Husband of communications minister Seiko Noda is ex-yakuza: report
tokyoreporter.com -- Sep 27
The husband of lawmaker Seiko Noda, the newly appointed Internal Affairs and Communications Minister, is a former member of a criminal syndicate based in Kyoto, claims a weekly magazine.

According to the September 28 issue of Shukan Bunshun, which hit newsstands last Thursday, her husband, Fuminobu, once served as the executive secretary of the Masayama-gumi, a gang affiliated with the venerable Aizukotetsu-kai.

In February of 2000, the boss of the Masayama-gumi was handed a prison term in a murder case. The following month, the gang broke up.

With a history dating back to the Edo Period (1603-1868), the Aizukotetsu-kai is one of the oldest gangs in the nation's criminal underworld. The gang is affiliated with the Kobe Yamaguchi-gumi, the chief rival of the Yamaguchi-gumi, which is Japan's largest criminal syndicate.

Although Fuminobu left the Masayama-gumi before its dissolution, he has a criminal record in two cases, according to the magazine.

In 1999, Fuminobu was cited for document forgery for presenting the driver's license of his brother following a traffic violation. Six years later, he was accused of distributing spam email to mobile phones while serving as manager of an adult site.

Challenge Abe in 2018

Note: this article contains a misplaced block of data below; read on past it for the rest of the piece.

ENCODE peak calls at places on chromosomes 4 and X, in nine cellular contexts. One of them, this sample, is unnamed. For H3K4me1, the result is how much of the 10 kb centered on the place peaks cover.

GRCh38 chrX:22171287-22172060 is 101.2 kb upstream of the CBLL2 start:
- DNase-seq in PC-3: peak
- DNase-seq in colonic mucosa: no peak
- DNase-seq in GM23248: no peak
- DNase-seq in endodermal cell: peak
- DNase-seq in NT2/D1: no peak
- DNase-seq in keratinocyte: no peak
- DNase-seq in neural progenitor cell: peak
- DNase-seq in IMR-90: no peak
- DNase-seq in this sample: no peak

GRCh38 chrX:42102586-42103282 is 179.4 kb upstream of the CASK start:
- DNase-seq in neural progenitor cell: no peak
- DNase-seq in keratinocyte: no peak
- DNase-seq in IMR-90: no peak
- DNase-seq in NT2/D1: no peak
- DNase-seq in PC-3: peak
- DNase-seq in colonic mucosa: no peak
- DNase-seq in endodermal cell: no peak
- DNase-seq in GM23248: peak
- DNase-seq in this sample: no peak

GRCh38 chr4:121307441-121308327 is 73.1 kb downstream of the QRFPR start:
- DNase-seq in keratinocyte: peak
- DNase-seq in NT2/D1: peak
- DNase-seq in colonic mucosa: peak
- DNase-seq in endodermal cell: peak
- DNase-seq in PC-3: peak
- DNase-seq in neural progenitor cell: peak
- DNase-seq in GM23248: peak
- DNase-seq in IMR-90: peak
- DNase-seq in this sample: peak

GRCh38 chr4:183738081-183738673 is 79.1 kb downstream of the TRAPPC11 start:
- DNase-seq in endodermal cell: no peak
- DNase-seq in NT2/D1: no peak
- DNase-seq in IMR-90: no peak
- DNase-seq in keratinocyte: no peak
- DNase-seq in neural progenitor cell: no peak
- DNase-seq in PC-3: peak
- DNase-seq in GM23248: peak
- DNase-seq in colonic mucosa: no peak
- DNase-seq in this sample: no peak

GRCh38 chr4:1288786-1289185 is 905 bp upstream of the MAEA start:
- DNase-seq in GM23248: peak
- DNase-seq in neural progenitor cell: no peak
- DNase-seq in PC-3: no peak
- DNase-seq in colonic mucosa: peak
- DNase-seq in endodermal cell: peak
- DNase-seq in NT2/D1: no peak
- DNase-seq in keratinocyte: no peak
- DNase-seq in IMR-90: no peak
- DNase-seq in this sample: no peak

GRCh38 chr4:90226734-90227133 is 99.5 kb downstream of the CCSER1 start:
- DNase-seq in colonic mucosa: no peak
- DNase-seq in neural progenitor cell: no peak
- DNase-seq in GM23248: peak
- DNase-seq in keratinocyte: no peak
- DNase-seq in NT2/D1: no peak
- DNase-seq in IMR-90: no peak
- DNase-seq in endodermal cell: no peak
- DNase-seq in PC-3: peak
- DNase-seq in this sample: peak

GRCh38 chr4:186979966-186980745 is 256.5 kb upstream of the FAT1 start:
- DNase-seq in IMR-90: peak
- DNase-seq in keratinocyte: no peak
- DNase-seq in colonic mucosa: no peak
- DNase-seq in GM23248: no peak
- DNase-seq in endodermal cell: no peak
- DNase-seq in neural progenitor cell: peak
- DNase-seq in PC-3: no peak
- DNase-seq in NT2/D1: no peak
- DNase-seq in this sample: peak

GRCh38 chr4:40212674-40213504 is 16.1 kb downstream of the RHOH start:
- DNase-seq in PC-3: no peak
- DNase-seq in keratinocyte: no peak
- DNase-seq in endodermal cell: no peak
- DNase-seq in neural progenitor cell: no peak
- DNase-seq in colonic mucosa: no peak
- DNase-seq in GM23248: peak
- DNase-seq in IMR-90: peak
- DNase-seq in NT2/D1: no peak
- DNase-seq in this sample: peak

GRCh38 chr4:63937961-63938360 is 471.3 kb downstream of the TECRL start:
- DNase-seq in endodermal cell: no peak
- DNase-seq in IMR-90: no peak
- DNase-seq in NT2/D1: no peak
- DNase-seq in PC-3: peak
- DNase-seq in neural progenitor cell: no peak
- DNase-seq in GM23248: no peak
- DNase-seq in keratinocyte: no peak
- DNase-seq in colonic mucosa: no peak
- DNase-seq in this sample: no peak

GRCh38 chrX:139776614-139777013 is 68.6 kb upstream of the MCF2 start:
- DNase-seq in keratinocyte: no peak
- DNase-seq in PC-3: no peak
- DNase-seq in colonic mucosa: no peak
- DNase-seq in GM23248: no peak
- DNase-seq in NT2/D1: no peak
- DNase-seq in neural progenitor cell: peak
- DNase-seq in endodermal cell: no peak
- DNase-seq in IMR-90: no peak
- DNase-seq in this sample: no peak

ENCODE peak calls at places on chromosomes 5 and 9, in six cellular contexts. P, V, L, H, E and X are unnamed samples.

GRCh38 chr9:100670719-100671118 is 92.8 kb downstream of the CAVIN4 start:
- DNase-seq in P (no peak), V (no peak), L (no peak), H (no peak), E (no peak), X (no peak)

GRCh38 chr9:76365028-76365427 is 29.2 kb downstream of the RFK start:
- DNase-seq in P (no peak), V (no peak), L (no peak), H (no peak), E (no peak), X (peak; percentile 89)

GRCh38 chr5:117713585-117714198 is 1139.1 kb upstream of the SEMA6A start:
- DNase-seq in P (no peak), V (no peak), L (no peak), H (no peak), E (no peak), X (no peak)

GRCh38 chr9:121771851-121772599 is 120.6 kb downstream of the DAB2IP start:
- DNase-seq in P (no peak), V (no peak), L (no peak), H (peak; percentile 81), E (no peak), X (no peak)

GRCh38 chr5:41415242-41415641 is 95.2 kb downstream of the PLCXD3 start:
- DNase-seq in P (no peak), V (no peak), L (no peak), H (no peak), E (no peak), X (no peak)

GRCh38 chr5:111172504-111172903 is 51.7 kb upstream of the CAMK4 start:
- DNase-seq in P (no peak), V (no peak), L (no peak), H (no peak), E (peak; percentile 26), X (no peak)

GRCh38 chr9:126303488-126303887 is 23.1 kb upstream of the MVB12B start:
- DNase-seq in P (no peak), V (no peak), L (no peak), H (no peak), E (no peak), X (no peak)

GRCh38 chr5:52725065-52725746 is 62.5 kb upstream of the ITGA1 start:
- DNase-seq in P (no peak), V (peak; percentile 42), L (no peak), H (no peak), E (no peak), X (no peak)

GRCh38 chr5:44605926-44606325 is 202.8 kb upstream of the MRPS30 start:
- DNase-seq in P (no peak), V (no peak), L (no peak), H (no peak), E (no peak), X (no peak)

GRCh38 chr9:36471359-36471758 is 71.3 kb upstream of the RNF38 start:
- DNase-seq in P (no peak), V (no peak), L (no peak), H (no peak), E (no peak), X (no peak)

Noda, 56, married Fuminobu in 2011. She divorced her first husband in 2006. The native of Kitakyushu City, Fukuoka Prefecture assumed her current post in August following a reshuffling of the Cabinet by Prime Minister Shinzo Abe.

After the appointment, she said that she is prepared to challenge Abe in the next leadership election for Liberal Democratic Party (LDP), which is set for September of next year. "In the election, my aim won't be to defeat the prime minister [but rather to] showcase the LDP's open democracy to the public," Noda said, according to the Japan Times (Aug. 4).

Noda has been a proponent female representation in society and politics. In 2015, she challenged Abe, saying that large structural reforms "need the power of women" for credibility and traction.

News source: tokyoreporter.com
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